Nominal damages can enable a constitutional challenge of a campus speech policy



March 16, 2021

Higher Education Alert

Author(s): Steven M. Richard

The Supreme Court holds that nominal damages can redress a past injury.

In an 8-1 decision issued on March 8, 2021, the United States Supreme Court held, in Uzuegbunam v. Preczewski,[1] that a dispute over free speech on a public college’s campus may proceed under a nominal damages claim after a college abandoned its speech policy. Justice Thomas authored the majority’s opinion protecting a plaintiff’s right to seek redress (however small or symbolic) for alleged past constitutional violations, while Chief Justice Roberts warned in his dissent against judicial advisory opinions with as little as one dollar at stake.

Background

In 2016, Chike Uzuegbunam, an evangelical Christian, was enrolled at Georgia Gwinnett College, a public institution. At an outdoor plaza on campus near the library, Uzuegbunam conversed with students about his religious beliefs and handed out religious literature. Campus police stopped his interactions because the plaza was not designated as a campus free speech area.

Uzuegbunam visited the Director of the Office of Student Integrity, who was responsible for the campus speech policy. The official explained that Uzuegbunam could speak about his religion or distribute materials only in two designated “free speech expression areas,” which required a permit to be able to do so. Uzuegbunam applied for and received a permit.

As Uzuegbunam exercised his rights under the permit, a campus police officer ordered him to stop because of complaints about his speech. Campus policy prohibited using a “free speech zone” to say anything that “disturbs the peace and/or comfort of person(s).” The officer told Uzuegbunam that his speech violated the policy because it led to complaints and threatened him with disciplinary action. Uzuegbunam complied with the order and ceased his exercise of speech.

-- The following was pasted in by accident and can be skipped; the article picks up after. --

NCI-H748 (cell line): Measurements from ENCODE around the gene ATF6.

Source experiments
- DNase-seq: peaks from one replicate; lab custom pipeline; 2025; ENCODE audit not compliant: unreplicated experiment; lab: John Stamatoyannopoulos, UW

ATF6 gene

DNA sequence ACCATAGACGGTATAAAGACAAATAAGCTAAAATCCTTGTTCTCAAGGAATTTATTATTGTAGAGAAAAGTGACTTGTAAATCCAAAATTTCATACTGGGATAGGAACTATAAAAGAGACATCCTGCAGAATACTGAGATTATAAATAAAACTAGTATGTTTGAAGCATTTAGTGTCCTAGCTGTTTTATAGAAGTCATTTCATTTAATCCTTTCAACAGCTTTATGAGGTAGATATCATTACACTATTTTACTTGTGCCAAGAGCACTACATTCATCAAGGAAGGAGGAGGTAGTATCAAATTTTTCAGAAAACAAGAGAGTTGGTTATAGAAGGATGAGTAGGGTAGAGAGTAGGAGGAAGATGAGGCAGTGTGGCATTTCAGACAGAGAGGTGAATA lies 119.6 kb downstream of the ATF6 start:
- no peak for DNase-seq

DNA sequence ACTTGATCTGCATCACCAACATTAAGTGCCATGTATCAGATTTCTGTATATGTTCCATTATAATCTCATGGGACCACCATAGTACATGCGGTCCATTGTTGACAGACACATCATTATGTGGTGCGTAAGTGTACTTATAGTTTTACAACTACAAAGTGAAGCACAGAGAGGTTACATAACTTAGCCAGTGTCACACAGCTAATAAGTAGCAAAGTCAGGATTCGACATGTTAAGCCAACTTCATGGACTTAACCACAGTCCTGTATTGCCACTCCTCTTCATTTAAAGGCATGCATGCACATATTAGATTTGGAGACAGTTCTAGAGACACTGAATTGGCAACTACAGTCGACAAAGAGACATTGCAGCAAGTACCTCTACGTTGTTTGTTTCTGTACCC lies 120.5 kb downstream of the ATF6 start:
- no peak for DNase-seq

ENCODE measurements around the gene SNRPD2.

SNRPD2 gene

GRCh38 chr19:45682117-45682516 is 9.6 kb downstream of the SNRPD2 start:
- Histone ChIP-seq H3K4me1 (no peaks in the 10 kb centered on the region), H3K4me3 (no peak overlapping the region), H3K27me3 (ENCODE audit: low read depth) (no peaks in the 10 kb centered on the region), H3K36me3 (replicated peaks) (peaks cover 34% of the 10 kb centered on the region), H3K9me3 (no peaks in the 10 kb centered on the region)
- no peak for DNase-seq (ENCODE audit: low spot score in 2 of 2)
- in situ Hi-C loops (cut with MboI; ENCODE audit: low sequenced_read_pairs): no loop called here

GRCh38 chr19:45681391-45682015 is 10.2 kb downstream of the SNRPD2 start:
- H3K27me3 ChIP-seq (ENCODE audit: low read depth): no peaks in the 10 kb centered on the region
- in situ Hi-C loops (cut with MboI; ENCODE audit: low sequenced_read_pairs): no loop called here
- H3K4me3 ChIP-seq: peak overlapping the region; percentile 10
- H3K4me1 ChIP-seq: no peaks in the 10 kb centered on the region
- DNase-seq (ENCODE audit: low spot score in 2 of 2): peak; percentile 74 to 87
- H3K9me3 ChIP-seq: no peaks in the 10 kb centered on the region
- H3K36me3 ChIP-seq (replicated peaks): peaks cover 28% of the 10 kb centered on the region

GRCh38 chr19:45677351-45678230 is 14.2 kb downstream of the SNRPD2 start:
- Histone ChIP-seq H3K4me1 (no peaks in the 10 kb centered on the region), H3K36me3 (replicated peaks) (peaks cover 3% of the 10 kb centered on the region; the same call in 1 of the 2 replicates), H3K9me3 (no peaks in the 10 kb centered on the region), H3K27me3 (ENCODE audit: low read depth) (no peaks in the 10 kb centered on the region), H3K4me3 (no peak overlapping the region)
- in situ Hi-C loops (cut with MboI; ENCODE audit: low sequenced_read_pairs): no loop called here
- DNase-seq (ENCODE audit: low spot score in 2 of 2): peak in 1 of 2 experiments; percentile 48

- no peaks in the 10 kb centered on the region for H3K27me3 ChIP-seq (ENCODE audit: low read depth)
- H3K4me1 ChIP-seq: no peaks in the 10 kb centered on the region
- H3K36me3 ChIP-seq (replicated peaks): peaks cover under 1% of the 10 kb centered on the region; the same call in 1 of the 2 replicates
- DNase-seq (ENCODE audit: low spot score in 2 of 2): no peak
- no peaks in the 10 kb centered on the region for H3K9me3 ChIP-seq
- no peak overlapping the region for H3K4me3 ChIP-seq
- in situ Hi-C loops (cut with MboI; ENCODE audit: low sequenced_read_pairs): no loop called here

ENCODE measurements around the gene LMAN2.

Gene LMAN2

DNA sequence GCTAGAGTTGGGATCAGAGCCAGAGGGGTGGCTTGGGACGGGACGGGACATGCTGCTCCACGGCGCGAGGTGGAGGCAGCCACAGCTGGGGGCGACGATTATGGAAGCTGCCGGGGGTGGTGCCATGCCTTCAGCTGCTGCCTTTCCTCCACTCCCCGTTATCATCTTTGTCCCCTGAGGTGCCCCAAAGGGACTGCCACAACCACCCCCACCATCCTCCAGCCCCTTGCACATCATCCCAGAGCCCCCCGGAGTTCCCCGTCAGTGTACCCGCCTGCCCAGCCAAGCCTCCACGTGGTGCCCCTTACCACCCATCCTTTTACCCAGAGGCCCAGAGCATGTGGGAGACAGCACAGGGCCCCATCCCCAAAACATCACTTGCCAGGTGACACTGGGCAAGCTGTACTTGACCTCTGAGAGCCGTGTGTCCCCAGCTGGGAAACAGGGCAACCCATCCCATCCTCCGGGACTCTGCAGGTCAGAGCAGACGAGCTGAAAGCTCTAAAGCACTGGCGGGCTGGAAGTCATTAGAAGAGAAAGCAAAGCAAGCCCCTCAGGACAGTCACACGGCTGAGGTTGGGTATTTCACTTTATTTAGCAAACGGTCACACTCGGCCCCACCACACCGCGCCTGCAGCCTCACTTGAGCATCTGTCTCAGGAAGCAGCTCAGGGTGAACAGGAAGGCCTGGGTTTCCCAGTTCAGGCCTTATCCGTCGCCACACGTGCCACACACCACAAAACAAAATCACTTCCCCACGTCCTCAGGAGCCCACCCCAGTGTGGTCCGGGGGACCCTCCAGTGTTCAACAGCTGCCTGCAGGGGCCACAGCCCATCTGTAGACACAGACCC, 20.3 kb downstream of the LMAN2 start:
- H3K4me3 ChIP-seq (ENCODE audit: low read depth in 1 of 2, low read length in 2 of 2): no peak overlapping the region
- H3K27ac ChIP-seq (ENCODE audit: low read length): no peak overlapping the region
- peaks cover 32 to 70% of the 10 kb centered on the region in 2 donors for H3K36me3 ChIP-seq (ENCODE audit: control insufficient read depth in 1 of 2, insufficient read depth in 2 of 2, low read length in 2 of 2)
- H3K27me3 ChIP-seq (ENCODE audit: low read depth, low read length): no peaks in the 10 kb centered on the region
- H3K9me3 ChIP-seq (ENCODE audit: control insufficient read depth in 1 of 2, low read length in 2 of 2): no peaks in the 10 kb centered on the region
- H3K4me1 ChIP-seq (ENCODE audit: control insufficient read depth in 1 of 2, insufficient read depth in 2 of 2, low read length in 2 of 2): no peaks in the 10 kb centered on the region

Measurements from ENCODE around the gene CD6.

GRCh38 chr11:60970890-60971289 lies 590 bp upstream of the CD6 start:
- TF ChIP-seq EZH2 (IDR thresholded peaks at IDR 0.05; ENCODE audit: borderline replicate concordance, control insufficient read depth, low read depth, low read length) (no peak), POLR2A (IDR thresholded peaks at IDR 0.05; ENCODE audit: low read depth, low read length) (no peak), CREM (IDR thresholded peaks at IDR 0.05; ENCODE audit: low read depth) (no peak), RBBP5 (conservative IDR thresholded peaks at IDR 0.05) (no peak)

Another student, James Bradford, who shares Uzuegbunam’s faith, decided not to speak about religion on campus because of these events. Both students asserted First Amendment violations against college officials for their enforcement of the campus speech policy. The plaintiffs did not seek compensatory damages for any monetary losses, but sought nominal damages and injunctive relief. The college officials initially defended the policy, portraying Uzuegbunam’s discussion of his religious beliefs as arguably rising to the level of “fighting words.” The officials soon dropped this strategy and abandoned the challenged policy. The officials then sought to dismiss the litigation as moot because of the policy change. The plaintiffs agreed that injunctive relief was no longer an available remedy, but contended that their case still presented a live controversy because of their nominal damages claims.

A district court dismissed the case as moot. On appeal, the Eleventh Circuit held that because the students did not request compensatory damages, their plea for nominal damages could not by itself save their case following the policy’s repeal.

The United States Supreme Court granted certiorari to address whether a post-filing change of policy moots a nominal damages claim seeking redress for alleged past violations of constitutional rights. When the case reached the Court, it was in the following posture: the plaintiffs had lost no money and did not seek compensatory damages, the college had abandoned its challenged policy so there was no need for an injunction or declaration to stop its enforcement, and the plaintiffs no longer attended at the college.

The majority opinion[2]

Justice Thomas wrote that Uzuegbunam had plausibly alleged that he was injured and that his injury was caused by the official’s conduct. The Court’s focus concerned whether he sought a remedy that is likely to redress and correct the alleged constitutional violation. Justice Thomas undertook a historical analysis of the longstanding role of nominal damages in English and American law. Because the remedy has been historically recognized, nominal damages can support a plaintiff’s claim of an alleged violation of rights that has already concluded.